What to wear hiking checklist

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1. Hiking boots

We covered this in our essential hiking gear checklist, but we wouldn’t have a complete list on what to wear while hiking without talking about hiking shoes. Hiking boots are one of the most important pieces of hiking gear because, unlike tennis shoes, they are made to provide you with traction and support over long distances and variable terrain. For the casual hiker, low-cut hiking boots are typically sufficient. However, if you plan to backpack, you’ll want higher-cut boots which offer better stabilization and support.

Our pick for women: Columbia Women’s Newton Ridge Plus Waterproof Hiking Boot

Our pick for men: Merrell Moab 2 Mid Waterproof Men’s Boots

Favorite brands: Merrell, Northface

2. Moisture-wicking tops

Wearing breathable, moisture-wicking tops (t-shirt, tank top, or long sleeves depending on the weather) as a “base layer” will help you better control your temperature. In general, your standard workout top can do the trick here. Avoid cotton when possible since cotton tends to be heavier, soak in moisture, and take time to dry.

Our pick for women: Nike Women’s Crew Training T-Shirt

Our pick for men: Under Armour Men’s Tech 2.0 Short-Sleeve T-Shirt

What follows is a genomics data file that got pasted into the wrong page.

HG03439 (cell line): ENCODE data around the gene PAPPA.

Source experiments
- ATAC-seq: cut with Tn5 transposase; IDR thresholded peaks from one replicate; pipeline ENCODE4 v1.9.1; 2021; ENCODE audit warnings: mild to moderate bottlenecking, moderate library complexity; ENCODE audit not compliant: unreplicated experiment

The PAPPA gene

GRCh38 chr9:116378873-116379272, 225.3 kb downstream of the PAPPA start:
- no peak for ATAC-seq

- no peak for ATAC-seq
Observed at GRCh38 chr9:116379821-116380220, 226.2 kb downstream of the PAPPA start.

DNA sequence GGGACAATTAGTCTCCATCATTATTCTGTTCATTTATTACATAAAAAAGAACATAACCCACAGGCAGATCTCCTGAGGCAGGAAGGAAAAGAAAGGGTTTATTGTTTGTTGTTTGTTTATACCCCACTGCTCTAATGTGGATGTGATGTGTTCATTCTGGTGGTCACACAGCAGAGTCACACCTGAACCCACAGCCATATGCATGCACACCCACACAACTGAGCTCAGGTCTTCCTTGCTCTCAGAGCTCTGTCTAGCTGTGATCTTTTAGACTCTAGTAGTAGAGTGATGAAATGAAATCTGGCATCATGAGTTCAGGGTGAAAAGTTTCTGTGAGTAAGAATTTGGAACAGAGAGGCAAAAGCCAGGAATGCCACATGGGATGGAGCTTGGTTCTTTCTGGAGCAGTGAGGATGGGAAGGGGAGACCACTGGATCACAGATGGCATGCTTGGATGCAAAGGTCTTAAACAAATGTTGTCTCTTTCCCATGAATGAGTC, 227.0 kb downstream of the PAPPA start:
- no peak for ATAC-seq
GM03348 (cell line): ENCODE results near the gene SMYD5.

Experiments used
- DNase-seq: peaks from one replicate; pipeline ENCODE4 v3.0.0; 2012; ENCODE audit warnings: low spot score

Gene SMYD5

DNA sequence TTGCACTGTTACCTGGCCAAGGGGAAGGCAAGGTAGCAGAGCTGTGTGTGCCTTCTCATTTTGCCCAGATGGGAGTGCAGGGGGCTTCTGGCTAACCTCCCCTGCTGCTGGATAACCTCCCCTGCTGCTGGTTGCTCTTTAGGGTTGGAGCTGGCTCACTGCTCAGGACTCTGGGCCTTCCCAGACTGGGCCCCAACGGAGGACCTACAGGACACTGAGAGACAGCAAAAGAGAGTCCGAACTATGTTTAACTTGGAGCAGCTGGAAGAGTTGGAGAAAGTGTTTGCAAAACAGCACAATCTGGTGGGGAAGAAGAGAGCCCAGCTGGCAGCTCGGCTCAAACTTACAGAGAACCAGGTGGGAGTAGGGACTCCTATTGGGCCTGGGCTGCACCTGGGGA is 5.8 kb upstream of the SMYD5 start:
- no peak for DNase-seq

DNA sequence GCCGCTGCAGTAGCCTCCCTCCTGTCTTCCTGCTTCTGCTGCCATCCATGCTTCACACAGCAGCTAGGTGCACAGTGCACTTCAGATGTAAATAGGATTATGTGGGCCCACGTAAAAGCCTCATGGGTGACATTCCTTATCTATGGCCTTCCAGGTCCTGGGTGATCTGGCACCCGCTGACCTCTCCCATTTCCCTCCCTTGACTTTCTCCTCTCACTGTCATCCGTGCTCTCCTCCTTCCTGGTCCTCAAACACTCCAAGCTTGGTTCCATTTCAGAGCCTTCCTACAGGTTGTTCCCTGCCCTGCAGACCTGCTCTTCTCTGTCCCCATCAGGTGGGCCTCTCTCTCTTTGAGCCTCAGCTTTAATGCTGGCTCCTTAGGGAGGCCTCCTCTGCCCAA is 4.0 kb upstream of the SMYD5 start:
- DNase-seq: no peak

Favorite brands: Patagonia, Nike (Dri-Fit)

3. Hiking pants

Although not as fashionable as yoga pants or joggers, we converted to lightweight, breathable hiking pants and never looked back. Plus, once you’re on the trail, you’ll notice that this is trail fashionable. A great pair of hiking pants can keep you both warm in colder months and cool in warmer months. We particularly like pants that can convert into shorts. This is yet another example of one piece of gear working harder and smarter for you! Another benefit of hiking pants is that they typically have a lot of pockets for accessibility, which comes in handy on the trail.

Our pick for women: pRana water-repellent pants

Our pick for men: Columbia convertible pants

4. Light jacket

Assuming you’re not hiking in the extreme cold or snow (more on that in the future), a light jacket should suffice on top of your base layer. You’ll want something that you can easily pack away once you start sweating and is either wind and/or rain resistant depending on the terrain.